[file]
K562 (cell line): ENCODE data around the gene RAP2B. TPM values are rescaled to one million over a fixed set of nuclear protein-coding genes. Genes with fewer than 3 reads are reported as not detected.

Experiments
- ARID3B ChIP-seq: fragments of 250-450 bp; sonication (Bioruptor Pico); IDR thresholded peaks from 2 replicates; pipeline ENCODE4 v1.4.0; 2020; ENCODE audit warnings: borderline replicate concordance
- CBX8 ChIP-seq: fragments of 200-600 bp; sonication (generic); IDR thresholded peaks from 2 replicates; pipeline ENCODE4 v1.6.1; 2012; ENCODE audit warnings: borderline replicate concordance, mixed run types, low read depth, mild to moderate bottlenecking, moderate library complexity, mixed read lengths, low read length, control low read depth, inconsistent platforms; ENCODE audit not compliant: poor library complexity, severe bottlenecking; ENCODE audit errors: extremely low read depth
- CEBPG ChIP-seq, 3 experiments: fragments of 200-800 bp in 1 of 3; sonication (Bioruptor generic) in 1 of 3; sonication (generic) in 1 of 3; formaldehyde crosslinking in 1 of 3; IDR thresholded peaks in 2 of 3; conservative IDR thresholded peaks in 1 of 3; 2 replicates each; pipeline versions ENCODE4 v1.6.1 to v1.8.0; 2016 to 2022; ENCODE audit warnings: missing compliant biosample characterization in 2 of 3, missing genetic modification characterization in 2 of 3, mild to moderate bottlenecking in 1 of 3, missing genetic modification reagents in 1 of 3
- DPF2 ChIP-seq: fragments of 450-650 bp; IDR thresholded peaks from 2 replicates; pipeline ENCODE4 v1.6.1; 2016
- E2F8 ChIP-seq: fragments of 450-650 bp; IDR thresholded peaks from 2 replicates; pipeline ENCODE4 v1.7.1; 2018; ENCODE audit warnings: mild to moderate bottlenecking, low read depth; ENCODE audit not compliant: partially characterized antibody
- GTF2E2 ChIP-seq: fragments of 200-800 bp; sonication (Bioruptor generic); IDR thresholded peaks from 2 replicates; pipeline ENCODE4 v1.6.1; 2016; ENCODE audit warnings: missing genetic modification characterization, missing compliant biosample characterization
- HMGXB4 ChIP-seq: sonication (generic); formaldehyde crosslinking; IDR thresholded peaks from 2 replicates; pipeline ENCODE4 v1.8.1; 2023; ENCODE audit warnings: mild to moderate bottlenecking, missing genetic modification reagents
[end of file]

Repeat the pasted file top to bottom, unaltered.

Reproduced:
K562 (cell line): ENCODE data around the gene RAP2B. TPM values are rescaled to one million over a fixed set of nuclear protein-coding genes. Genes with fewer than 3 reads are reported as not detected.

Experiments
- ARID3B ChIP-seq: fragments of 250-450 bp; sonication (Bioruptor Pico); IDR thresholded peaks from 2 replicates; pipeline ENCODE4 v1.4.0; 2020; ENCODE audit warnings: borderline replicate concordance
- CBX8 ChIP-seq: fragments of 200-600 bp; sonication (generic); IDR thresholded peaks from 2 replicates; pipeline ENCODE4 v1.6.1; 2012; ENCODE audit warnings: borderline replicate concordance, mixed run types, low read depth, mild to moderate bottlenecking, moderate library complexity, mixed read lengths, low read length, control low read depth, inconsistent platforms; ENCODE audit not compliant: poor library complexity, severe bottlenecking; ENCODE audit errors: extremely low read depth
- CEBPG ChIP-seq, 3 experiments: fragments of 200-800 bp in 1 of 3; sonication (Bioruptor generic) in 1 of 3; sonication (generic) in 1 of 3; formaldehyde crosslinking in 1 of 3; IDR thresholded peaks in 2 of 3; conservative IDR thresholded peaks in 1 of 3; 2 replicates each; pipeline versions ENCODE4 v1.6.1 to v1.8.0; 2016 to 2022; ENCODE audit warnings: missing compliant biosample characterization in 2 of 3, missing genetic modification characterization in 2 of 3, mild to moderate bottlenecking in 1 of 3, missing genetic modification reagents in 1 of 3
- DPF2 ChIP-seq: fragments of 450-650 bp; IDR thresholded peaks from 2 replicates; pipeline ENCODE4 v1.6.1; 2016
- E2F8 ChIP-seq: fragments of 450-650 bp; IDR thresholded peaks from 2 replicates; pipeline ENCODE4 v1.7.1; 2018; ENCODE audit warnings: mild to moderate bottlenecking, low read depth; ENCODE audit not compliant: partially characterized antibody
- GTF2E2 ChIP-seq: fragments of 200-800 bp; sonication (Bioruptor generic); IDR thresholded peaks from 2 replicates; pipeline ENCODE4 v1.6.1; 2016; ENCODE audit warnings: missing genetic modification characterization, missing compliant biosample characterization
- HMGXB4 ChIP-seq: sonication (generic); formaldehyde crosslinking; IDR thresholded peaks from 2 replicates; pipeline ENCODE4 v1.8.1; 2023; ENCODE audit warnings: mild to moderate bottlenecking, missing genetic modification reagents